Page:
As we close out 2018, we at Security Boulevard wanted to highlight the five most popular articles of the year. Following is the fifth in our weeklong series of the Best of 2018.
Quantum computing has long promised the next major leap forward in computing power. In fact, in 2017 Google announced a new quantum chip that shows promise in bringing increasingly large-scale quantum computing to the mainstream over time. But even though the potential for quantum computing is promising, there is a darker side, with quantum computing having the potential to undermine the foundations of internet privacy and commerce. It is this darker side I want to explore further.
But before we get to the dark side, we have to understand more about quantum computing in general. Simply put, quantum computing uses the properties of quantum physics―the physics that applies to sub-atomic particles―to both store and transform information. It is not just a faster computer where we can apply our current approaches to problem-solving. It is faster and fundamentally different―meaning it requires a new approach in almost every aspect, including how data enters and exits, how data is stored, how it is transformed and how programs operate.
The core reason why quantum computing is so different stems from the fact that quantum computers store and process data in quantum bits or qubits. Traditional computers store and process information in a set of binary bits, each of which can be 1 or 0 (one-dimensional data). Quantum computers store and process information in qubits, which can be thought of as vectors (three-dimensional data). This means that while traditional computers process binary logic and arithmetic, quantum computers perform linear algebra and vector arithmetic.
But quantum computers have another property which fundamentally changes the game: Each qubit can exist in a state called superposition, meaning it can represent multiple vectors (or all vectors) at once. Utilizing this property and quantum operations that cause qubits to “choose” a final state enable new algorithms that before were infeasible or impossible to implement in traditional computers.
This brings us to the dark side of quantum computing. In 1994, about the time the internet was going public, a mathematician named Peter Shor invented an algorithm that would be able to factor large prime numbers much faster given a quantum computer with a sufficiently large number of qubits and sufficiently low noise level (a problem for quantum computers). And here’s the punch line: This ability to factor large primes more quickly would allow those in possession of a quantum computer to break the asymmetric encryption―the encryption scheme at the heart of most internet communication schemes including SSL, which you use every time you buy something from Amazon or view your bank account online. Not only that, the blazing speed of quantum computers also allows them to brute force symmetric encryption, which is used to encrypt data when it is stored. This leads most experts to believe that when quantum computers of sufficient size exist, both encryption of data in motion and at rest no longer will be safe.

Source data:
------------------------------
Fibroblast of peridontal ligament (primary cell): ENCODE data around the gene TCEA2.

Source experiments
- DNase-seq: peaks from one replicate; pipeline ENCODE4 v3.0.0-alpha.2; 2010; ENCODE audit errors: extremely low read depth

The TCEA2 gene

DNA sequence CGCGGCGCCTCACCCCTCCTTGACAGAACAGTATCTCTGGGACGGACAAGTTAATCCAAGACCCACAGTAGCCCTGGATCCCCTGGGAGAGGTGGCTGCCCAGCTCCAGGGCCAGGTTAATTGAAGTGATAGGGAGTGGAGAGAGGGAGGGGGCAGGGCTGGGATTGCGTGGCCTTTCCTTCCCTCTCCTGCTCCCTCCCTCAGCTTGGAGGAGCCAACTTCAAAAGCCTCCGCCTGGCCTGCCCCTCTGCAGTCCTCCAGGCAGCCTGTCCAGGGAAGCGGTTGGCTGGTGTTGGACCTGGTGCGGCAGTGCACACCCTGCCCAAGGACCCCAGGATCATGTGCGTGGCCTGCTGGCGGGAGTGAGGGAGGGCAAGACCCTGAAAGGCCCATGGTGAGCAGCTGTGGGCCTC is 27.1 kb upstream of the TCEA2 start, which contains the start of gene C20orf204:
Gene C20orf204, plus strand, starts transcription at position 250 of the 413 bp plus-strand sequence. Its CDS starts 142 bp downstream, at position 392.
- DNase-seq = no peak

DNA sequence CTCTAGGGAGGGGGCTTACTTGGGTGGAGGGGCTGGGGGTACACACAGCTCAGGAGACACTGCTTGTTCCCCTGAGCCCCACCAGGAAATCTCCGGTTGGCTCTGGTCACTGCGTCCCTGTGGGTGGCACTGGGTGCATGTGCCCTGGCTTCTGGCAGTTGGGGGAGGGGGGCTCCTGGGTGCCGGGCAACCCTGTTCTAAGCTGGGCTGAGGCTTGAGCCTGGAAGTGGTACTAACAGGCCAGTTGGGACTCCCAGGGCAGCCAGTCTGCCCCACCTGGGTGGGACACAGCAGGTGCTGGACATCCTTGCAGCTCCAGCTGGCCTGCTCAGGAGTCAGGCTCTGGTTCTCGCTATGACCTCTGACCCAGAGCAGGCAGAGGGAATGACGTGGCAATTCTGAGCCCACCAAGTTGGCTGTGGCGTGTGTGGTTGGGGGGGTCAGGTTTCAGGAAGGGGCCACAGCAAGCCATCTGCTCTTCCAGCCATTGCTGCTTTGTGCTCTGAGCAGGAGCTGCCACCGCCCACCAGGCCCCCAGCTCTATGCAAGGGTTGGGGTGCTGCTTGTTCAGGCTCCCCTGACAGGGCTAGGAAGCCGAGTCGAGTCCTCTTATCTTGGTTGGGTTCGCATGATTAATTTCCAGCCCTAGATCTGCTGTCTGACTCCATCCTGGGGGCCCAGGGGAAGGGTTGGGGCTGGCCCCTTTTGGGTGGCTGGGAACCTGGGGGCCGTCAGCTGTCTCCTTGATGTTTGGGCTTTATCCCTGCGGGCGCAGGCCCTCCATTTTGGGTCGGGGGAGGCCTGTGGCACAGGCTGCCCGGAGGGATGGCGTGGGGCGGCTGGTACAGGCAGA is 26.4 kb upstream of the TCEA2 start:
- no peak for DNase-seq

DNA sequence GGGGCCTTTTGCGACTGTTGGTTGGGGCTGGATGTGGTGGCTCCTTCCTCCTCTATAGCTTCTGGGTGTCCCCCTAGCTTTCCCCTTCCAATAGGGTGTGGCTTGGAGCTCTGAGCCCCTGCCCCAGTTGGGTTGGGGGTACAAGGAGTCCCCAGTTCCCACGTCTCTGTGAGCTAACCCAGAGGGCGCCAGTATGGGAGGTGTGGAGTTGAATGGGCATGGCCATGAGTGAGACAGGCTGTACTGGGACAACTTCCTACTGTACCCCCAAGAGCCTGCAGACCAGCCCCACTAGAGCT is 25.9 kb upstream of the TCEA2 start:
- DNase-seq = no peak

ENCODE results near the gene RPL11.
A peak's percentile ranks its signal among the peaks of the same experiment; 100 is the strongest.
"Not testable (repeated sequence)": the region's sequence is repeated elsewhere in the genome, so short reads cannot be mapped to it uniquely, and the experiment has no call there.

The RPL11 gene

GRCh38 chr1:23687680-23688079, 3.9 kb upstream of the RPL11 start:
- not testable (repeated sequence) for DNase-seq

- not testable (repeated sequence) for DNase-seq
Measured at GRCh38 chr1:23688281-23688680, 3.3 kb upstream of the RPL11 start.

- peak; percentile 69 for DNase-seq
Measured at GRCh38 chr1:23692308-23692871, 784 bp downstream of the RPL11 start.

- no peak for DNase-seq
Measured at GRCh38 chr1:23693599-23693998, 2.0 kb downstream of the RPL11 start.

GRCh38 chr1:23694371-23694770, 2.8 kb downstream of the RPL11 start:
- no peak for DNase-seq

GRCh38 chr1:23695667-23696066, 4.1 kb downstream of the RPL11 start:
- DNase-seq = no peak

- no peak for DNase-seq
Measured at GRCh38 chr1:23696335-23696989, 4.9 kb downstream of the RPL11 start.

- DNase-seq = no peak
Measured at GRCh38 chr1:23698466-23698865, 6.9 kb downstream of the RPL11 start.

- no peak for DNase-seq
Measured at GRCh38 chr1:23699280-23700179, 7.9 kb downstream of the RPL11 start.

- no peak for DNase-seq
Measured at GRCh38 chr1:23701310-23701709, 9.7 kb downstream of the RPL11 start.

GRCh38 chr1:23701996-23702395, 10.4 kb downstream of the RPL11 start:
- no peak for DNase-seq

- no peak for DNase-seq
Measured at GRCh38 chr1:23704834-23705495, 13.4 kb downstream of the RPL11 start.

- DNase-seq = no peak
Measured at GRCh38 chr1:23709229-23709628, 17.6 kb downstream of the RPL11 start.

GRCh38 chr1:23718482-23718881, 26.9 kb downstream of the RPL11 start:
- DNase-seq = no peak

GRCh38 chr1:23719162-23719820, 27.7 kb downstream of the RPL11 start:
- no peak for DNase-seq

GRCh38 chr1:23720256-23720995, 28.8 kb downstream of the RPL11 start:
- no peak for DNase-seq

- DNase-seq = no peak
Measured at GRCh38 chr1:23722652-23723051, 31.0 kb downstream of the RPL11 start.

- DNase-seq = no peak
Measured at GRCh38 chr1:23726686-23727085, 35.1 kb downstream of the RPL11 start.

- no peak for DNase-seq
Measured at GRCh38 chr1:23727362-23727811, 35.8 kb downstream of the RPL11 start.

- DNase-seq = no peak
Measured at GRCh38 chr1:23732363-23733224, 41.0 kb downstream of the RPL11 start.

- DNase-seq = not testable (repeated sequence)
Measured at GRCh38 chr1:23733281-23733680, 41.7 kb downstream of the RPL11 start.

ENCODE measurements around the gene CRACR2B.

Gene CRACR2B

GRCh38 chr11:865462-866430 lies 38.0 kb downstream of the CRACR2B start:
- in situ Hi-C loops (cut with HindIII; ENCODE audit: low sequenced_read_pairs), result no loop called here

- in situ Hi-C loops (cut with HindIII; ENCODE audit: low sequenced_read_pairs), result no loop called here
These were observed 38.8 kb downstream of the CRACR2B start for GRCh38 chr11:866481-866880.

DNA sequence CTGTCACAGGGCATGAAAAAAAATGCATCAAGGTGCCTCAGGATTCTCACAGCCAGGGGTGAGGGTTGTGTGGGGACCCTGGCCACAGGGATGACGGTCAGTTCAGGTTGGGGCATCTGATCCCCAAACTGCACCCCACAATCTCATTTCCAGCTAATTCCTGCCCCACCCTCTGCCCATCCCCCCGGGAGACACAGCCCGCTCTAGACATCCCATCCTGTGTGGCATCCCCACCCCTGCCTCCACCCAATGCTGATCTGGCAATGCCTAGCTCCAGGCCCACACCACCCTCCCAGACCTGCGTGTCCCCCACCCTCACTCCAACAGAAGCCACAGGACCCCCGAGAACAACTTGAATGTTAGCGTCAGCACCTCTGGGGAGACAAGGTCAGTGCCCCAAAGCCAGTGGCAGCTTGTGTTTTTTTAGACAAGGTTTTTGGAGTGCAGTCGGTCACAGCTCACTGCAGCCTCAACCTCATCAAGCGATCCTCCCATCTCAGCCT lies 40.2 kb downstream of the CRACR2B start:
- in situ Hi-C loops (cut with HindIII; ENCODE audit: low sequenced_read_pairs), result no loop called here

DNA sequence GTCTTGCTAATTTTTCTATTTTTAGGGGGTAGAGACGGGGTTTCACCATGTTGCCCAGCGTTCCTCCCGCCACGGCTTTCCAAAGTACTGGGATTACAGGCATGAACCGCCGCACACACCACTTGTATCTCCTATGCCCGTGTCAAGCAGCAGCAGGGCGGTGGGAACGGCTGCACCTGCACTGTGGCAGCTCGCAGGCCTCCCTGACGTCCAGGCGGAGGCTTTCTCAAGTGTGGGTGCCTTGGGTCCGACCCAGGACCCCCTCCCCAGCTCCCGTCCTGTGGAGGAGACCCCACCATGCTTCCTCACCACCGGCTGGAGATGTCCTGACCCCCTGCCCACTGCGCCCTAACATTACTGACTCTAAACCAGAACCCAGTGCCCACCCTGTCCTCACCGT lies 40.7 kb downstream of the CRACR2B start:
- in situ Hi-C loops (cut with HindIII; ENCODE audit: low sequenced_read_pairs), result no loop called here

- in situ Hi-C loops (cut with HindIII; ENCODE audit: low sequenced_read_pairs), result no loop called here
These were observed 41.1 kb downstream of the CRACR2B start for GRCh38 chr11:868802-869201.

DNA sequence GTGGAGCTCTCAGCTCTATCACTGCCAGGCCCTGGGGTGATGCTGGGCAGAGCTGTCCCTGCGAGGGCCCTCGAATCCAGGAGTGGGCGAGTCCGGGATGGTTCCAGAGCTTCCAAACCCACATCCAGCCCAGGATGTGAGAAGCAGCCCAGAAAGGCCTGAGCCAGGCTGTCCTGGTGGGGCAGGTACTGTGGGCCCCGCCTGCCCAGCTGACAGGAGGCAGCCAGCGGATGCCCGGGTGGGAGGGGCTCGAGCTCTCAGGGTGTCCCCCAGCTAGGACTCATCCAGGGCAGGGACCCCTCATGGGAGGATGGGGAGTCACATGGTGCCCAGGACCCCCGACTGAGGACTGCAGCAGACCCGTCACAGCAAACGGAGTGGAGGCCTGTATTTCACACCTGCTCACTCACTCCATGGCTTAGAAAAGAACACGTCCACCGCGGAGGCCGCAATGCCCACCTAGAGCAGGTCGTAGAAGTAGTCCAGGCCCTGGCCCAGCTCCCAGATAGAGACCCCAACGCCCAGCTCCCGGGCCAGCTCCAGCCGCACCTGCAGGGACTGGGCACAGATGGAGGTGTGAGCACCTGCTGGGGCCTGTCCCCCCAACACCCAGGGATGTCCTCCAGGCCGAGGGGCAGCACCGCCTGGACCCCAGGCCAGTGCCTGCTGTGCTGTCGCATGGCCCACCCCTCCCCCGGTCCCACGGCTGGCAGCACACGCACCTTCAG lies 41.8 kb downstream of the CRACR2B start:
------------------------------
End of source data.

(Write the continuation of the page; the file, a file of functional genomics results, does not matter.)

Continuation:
So how much time do we have? No one knows for sure, but the clock is ticking and experts believe that within 10 to 15 years quantum computers may exist with sufficient power to break today’s cryptography. This is a problem because some of our most sensitive data needs to stay private for 20 to 30 years or even longer.
So what do we do about it? There are several activities currently underway to address the threat of quantum computing on cryptography:The National Institute of Standards and Technologies (NIST) has launched a post-quantum cryptography report and call for proposals on quantum-resistant cryptography. This effort should result in the selection of a well-analyzed and strong set of quantum-resistant asymmetric encryption algorithms that the industry can move to over time. This will help address the asymmetric encryption vulnerability Peter Shor discovered. For symmetric encryption and hash algorithms used to encrypt stored data at rest, NIST recommends increasing key sizes to make encryption keys harder to find with brute force attacks. Finally, the National Security Agency (NSA) Commercial Solutions for Classified program has proposed a “Rule of Two,” which says that for sensitive data, two separate crypto systems should be used to double encrypt the data with two keys generated completely independently. Why would the NSA recommend this? For two reasons: If there are vulnerabilities in one crypto scheme that make it vulnerable to quantum or other attacks, the other crypto scheme will still be there to protect the data. To make crypto-analytic attacks harder due to the dual crypto schemes in use.
Note that while No. 1 will take a while to address, security-conscious organizations can start implementing No. 2 and No. 3 now. Those who do so early will sleep much easier knowing they have done all they can to protect long-lived, sensitive data from both current and future attacks―even quantum computing attacks.